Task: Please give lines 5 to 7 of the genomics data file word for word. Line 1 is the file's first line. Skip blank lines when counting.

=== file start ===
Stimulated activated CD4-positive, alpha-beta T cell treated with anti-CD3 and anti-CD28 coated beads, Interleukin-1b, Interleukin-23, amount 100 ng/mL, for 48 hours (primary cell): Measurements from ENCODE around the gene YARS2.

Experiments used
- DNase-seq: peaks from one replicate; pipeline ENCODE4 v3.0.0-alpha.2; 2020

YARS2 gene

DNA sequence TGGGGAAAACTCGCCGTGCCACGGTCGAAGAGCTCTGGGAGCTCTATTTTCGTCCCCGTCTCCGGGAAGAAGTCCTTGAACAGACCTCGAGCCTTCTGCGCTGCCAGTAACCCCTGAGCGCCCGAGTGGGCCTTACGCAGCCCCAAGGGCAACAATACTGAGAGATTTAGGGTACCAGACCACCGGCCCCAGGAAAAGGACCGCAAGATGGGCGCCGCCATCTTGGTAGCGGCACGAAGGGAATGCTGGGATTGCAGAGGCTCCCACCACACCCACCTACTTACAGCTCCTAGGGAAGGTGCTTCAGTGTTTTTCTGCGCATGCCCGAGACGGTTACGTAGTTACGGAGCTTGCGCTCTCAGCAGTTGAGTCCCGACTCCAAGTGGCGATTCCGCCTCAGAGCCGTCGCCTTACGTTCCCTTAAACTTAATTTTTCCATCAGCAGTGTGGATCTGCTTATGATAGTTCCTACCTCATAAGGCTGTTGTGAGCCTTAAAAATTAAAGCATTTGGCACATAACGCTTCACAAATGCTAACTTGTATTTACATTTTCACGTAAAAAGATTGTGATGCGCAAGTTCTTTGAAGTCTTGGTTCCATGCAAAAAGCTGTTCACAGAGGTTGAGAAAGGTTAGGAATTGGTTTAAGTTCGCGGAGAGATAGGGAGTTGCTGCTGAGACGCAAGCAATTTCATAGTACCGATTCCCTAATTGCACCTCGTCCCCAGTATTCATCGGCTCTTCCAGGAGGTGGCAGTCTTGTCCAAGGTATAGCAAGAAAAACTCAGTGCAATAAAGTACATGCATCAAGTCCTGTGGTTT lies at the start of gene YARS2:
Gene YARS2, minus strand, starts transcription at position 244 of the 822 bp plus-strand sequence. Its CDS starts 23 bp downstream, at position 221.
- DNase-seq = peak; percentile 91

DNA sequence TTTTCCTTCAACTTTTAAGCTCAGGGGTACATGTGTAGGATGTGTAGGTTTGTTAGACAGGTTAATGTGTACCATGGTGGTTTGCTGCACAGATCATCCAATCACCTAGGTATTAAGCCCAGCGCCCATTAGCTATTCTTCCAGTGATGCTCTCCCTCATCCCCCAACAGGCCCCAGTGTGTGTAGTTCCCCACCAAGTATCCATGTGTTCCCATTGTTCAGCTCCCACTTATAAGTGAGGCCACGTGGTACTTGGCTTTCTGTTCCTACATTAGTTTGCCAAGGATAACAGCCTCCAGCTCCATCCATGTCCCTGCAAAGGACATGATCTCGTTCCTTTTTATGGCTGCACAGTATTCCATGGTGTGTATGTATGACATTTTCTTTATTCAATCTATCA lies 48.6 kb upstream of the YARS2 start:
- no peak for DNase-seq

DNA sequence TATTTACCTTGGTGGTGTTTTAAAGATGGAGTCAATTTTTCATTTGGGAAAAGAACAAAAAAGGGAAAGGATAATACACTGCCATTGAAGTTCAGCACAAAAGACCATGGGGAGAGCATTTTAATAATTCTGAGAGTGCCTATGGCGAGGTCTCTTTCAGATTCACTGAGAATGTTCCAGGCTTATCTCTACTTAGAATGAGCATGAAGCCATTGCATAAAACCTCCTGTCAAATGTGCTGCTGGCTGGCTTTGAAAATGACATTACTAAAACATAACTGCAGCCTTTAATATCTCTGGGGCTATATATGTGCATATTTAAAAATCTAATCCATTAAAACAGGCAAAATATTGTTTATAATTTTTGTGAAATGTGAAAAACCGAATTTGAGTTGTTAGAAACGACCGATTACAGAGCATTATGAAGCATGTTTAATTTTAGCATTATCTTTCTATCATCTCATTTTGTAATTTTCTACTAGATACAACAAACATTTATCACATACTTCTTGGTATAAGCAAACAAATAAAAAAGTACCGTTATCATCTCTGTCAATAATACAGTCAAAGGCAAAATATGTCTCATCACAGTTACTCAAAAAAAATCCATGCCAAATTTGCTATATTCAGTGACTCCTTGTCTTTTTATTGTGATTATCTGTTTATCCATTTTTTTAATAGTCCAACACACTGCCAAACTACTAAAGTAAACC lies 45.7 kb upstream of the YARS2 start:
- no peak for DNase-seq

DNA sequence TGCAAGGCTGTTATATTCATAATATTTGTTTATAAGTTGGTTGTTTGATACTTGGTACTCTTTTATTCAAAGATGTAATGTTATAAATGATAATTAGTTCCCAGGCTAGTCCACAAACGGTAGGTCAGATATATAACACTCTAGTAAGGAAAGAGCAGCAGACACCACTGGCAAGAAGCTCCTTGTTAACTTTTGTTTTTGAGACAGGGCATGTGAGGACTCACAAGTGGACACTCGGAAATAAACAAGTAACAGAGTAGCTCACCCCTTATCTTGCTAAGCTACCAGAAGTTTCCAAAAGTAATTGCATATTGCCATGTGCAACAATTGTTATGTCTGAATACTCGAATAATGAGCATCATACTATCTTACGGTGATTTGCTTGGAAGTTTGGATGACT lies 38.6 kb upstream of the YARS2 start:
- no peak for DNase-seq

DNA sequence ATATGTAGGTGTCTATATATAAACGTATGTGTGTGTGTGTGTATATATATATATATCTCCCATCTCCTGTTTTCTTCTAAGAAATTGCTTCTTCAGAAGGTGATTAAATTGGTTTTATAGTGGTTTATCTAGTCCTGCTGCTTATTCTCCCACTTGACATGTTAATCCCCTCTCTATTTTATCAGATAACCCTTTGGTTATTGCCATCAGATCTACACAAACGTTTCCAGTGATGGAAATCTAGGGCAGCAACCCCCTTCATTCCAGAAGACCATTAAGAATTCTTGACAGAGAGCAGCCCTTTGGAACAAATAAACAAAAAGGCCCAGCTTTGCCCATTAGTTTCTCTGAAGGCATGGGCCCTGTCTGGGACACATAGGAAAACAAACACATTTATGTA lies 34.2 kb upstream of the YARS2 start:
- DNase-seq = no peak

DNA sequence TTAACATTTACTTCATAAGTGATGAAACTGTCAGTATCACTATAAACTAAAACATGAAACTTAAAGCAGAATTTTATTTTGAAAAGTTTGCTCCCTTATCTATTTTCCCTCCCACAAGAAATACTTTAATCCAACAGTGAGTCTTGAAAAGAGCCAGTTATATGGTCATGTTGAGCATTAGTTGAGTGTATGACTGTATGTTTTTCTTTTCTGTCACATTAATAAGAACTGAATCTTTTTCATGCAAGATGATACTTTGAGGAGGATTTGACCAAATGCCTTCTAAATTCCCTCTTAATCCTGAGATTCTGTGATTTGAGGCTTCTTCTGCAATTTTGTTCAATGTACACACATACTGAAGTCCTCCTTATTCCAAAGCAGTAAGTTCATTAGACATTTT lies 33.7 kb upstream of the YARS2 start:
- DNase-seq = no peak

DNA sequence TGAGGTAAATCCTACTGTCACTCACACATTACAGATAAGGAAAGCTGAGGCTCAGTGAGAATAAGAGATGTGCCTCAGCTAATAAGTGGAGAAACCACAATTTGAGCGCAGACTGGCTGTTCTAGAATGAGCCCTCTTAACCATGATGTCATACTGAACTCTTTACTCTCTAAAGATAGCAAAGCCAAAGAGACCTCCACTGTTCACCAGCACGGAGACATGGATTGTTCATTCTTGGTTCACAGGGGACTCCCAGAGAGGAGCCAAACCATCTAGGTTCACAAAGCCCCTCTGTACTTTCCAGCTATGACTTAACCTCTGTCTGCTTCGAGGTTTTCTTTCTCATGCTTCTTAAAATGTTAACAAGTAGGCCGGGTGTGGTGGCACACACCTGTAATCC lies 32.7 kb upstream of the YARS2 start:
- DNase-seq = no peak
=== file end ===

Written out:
DNA sequence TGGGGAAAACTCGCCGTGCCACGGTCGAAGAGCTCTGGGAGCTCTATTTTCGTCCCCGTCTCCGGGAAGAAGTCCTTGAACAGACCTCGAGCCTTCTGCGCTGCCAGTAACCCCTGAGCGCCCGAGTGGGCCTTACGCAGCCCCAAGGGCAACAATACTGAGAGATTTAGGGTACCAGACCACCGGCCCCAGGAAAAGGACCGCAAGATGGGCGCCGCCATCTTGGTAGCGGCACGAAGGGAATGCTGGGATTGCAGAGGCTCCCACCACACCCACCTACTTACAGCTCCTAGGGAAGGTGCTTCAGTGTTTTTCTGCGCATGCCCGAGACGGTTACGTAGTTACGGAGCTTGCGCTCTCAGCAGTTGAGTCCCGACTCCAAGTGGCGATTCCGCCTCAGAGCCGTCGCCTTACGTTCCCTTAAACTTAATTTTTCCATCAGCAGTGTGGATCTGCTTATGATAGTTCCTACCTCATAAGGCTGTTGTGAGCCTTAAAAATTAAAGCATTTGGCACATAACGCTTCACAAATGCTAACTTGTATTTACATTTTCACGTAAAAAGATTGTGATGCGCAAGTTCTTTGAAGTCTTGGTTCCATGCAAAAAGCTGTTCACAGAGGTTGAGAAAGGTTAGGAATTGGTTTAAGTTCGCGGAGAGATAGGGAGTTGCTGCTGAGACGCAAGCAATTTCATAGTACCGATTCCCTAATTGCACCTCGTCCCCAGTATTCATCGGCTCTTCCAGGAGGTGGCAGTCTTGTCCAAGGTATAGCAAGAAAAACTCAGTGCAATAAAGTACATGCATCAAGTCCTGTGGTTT lies at the start of gene YARS2:
Gene YARS2, minus strand, starts transcription at position 244 of the 822 bp plus-strand sequence. Its CDS starts 23 bp downstream, at position 221.
- DNase-seq = peak; percentile 91